Horror is difficult, but I’m going for Evil Dead, they’re ground breaking, cult films that are responsible for so much.  That & I really want Bruce Campbell to like me.
OK, so that’s that, I've said my peice.  I like sequels, and wether you like them or not, they're here to stay.  Let's just hope that in years to come we won't feel the need to cringe everytime we hear about a re-hash of an old favourite.

Your thoughts?

Wednesday, 6 April 2011

Anish Kapoor: Flashback

I rarely review art or exhibitions, it is a very difficult thing to do without alienating a section of (or even all of) the potential audience.

Art is often an inapproachable, difficult subject.  Particularly with modern art in mind it can also be very elitist, if you don't understand it, then you don't deserve to understand it.  Bullshit.  Art is for all, and with that in mind, we need accessible art.  By which I mean that sometimes interactive, sometimes pretty, impressive or interesting works are important in their own right.  That is not to say that art should be simple, no one wants, or needs to be patronised but sometimes blurring the line between the meta-physical and physical making a comment on the place of the archetypal alpha male in modern society communicated via the language of alternative dance can even for the best of us, be just a little contrived.  But great modern art can convert, it can be awesome, a little contrived, deep, beautiful and interesting, it can embrace the viewer.  Rothko made modern art accessible for me, by forcing me to be immersed in his work, by standing where he would have been.  I think Kapoor would have too, he was just beaten to the punch.

Anish Kapoor (CBE) is a Turner prize winning sculptor who has lived in London since the early 70's.  I don't like all of Kapoors work, piles of pigment don't really do it for me.  I do quite like his wax/wood or metal sculpture but purely on an aesthetic level.  But what really does it for me, and what I think will impress the dubious, the nervous and the unbelievers out there is his chrome sculptures.  Examples of these can be found currently in Manchester Art Gallery, his plates.  As you walk into the room it is a simple hall of mirrors.  As you move they do, picking up details in light and physical form, whispers from the other side of the room are clearly audible.  Stand a foot in front and you are immersed, your peripheral vision is full, you enjoy a total experience where slight movements change the art before you.  As you back away, the images you see drop away to leave the concave surface transformed, it is now a full view of the work behind you.  It is a personal experience, one that no two people will experience identically.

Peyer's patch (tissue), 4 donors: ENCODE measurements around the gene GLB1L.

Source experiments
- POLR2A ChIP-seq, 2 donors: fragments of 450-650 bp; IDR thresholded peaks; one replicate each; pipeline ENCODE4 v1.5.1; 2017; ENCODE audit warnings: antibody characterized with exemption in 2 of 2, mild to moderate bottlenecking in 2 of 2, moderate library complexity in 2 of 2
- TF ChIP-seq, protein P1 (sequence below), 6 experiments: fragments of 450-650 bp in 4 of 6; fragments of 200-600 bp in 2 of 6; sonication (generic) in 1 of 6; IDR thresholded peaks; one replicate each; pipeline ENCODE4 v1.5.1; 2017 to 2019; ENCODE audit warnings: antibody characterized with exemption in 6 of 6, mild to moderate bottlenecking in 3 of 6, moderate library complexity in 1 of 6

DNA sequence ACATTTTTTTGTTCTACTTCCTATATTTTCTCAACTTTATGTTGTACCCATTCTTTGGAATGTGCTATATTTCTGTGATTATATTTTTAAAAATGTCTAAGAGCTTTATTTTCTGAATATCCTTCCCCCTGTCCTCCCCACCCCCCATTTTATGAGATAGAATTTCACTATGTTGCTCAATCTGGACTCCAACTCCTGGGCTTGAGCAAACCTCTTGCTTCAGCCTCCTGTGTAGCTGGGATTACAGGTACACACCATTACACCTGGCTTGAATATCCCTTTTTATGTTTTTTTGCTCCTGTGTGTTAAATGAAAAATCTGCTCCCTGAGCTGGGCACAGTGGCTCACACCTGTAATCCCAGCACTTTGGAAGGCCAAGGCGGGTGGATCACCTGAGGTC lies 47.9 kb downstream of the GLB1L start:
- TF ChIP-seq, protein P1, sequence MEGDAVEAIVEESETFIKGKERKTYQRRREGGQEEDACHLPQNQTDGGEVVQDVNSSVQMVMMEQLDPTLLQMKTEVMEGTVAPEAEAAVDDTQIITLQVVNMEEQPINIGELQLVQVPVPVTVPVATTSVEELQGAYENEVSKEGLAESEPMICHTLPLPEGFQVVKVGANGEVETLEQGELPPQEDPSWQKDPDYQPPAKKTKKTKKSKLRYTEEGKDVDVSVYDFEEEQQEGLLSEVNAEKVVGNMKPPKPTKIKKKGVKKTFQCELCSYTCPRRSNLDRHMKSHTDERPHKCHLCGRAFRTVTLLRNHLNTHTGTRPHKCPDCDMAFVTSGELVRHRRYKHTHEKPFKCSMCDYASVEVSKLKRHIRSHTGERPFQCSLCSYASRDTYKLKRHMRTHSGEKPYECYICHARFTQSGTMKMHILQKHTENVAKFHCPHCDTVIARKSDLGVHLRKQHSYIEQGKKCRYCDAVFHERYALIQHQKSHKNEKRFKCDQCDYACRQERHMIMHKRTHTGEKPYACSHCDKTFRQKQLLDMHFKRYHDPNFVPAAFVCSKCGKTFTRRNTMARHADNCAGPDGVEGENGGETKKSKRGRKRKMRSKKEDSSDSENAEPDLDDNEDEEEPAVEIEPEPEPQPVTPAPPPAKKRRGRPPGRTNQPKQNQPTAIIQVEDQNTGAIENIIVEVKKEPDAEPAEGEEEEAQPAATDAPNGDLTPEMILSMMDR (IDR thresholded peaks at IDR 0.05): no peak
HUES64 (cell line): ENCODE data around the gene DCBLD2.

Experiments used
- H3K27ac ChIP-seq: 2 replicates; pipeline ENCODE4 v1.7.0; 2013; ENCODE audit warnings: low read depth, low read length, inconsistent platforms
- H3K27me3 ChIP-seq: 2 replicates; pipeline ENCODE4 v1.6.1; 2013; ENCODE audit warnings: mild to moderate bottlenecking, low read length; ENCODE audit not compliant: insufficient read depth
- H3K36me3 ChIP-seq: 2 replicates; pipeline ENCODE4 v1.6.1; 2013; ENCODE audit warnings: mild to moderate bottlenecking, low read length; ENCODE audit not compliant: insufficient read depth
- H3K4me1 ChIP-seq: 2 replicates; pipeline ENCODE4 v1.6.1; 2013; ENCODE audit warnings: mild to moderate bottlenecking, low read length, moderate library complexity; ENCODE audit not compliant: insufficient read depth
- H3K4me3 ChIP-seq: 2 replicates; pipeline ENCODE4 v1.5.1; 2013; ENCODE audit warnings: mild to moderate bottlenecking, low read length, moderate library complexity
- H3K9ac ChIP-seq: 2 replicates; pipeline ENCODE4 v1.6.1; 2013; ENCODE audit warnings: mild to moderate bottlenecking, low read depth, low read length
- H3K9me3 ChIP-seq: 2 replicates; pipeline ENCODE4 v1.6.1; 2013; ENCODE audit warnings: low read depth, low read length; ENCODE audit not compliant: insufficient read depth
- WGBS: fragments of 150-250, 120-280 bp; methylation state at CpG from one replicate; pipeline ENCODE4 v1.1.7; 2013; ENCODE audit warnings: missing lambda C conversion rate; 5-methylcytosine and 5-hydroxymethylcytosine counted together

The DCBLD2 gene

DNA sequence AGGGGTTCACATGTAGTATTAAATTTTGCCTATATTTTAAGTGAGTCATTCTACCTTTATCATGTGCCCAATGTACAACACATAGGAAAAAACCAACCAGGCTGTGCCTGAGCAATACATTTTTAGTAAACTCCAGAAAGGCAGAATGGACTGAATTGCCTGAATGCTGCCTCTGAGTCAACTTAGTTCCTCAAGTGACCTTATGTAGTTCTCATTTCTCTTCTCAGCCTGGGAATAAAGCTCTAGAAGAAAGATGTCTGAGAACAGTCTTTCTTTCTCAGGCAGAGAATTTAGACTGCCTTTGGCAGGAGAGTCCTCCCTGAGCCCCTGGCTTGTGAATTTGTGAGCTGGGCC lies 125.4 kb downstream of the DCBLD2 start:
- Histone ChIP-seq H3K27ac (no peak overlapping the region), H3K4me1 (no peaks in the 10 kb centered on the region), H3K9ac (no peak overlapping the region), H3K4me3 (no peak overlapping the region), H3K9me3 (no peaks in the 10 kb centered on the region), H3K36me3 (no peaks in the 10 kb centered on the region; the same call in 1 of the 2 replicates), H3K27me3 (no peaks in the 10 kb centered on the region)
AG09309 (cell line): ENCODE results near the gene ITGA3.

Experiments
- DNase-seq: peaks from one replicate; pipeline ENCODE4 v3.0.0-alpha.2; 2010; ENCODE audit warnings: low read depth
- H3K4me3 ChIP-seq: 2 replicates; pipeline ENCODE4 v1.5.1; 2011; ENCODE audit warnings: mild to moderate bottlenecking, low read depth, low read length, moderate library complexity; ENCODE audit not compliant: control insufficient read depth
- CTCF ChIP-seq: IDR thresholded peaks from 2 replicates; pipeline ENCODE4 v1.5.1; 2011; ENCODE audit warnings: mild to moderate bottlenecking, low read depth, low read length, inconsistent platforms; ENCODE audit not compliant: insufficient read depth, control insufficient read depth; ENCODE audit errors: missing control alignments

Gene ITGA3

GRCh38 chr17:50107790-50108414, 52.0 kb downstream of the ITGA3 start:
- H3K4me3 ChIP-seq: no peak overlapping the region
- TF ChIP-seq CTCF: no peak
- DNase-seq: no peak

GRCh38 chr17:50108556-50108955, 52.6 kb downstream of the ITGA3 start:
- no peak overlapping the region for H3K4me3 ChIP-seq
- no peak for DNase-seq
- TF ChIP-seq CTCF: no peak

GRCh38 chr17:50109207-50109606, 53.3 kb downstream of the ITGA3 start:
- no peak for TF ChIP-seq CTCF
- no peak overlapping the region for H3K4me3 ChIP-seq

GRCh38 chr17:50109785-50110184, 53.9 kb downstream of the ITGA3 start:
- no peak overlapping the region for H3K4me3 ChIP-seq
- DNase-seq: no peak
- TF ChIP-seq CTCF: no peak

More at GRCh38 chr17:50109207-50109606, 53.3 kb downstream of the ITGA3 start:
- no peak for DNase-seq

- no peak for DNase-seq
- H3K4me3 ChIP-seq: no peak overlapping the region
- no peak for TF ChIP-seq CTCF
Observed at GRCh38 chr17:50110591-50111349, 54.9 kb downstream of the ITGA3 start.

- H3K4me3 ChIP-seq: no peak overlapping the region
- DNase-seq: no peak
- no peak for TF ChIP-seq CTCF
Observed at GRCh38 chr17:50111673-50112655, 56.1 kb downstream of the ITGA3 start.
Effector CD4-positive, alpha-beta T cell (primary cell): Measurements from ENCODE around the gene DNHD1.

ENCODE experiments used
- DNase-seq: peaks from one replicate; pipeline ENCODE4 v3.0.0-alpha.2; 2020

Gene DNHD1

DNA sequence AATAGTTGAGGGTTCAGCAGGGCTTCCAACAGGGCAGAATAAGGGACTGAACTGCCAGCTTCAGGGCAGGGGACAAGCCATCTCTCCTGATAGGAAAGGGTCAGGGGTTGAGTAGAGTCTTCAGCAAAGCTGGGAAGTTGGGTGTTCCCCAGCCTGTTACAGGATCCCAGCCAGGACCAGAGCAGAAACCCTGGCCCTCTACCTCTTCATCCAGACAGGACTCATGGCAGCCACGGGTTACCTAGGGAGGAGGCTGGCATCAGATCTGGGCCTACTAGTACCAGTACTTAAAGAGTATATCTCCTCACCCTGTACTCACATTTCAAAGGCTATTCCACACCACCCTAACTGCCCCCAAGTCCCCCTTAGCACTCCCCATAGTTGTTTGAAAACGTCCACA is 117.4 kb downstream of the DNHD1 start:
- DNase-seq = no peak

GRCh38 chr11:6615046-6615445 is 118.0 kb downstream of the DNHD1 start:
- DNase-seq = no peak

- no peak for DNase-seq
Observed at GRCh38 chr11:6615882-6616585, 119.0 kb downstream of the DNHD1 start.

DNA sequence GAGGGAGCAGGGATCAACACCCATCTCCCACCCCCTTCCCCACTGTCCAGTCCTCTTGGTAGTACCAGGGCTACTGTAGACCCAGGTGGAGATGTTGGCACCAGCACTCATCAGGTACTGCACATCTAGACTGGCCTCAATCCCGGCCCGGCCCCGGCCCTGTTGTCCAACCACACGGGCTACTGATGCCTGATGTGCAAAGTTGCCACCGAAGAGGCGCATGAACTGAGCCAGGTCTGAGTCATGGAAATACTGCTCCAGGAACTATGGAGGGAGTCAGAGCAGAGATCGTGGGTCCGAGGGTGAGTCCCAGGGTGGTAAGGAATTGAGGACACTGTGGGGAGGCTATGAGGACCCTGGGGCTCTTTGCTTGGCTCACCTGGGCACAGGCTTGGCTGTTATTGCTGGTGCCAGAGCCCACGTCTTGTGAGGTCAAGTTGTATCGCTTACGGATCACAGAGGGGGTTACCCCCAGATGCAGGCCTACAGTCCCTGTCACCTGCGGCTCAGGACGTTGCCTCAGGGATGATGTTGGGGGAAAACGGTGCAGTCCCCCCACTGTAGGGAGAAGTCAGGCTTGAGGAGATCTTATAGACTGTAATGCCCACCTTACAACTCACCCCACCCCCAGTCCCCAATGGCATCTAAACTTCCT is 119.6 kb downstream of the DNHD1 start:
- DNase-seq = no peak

My co-conspirator, my five month old son, Felix, in this room had a smile from ear to ear, his eyes wide, occasional squeaks and giggles letting other patrons know he was impressed.  Getting down to his level, I saw glimpses of him in the top of the plates, a lava lamp melting pot of light fittings and building detail in the rest, not to mention the odd lanky figure.  Felix has no pompous notions of art, he is incapable, but he knows when something is fun, and he lets us know.
So if nothing else, if you're in Manchester and find yourself with a bit of time to spare, listen to Felix and go have some fun...

Flashback is on until the 5th of June and is free to enter.  

N.B. don't just Google him, go to the gallery, you need to experience the scale or it just won't work.

Tuesday, 5 April 2011

Catfish... don't watch the trailer

This is just great:  One of the most surprising Documentaries I've seen.

I can't go into much without giving the game away but here's what I can say:  It's a doc about an eight year old girl who paints a copy of a new york photographers picture hundreds of miles away.  He becomes friends with her family on Facebook and we see the relationship grow.  

It made me laugh out loud, it made me squirm in my seat and it is surprisingly poignant.  The guys who made it, Nev Schulman (who is also the photographer), his brother Ariel and friend Henry Joost, have a great chemistry.  They handle everything they come across in much the same way as I hope I would in the same situation.

I can't say much more without spoiling the adventure, give it a go, you wont regret it.

7 out of 10,  and seriously, I mean it, don't watch the trailer.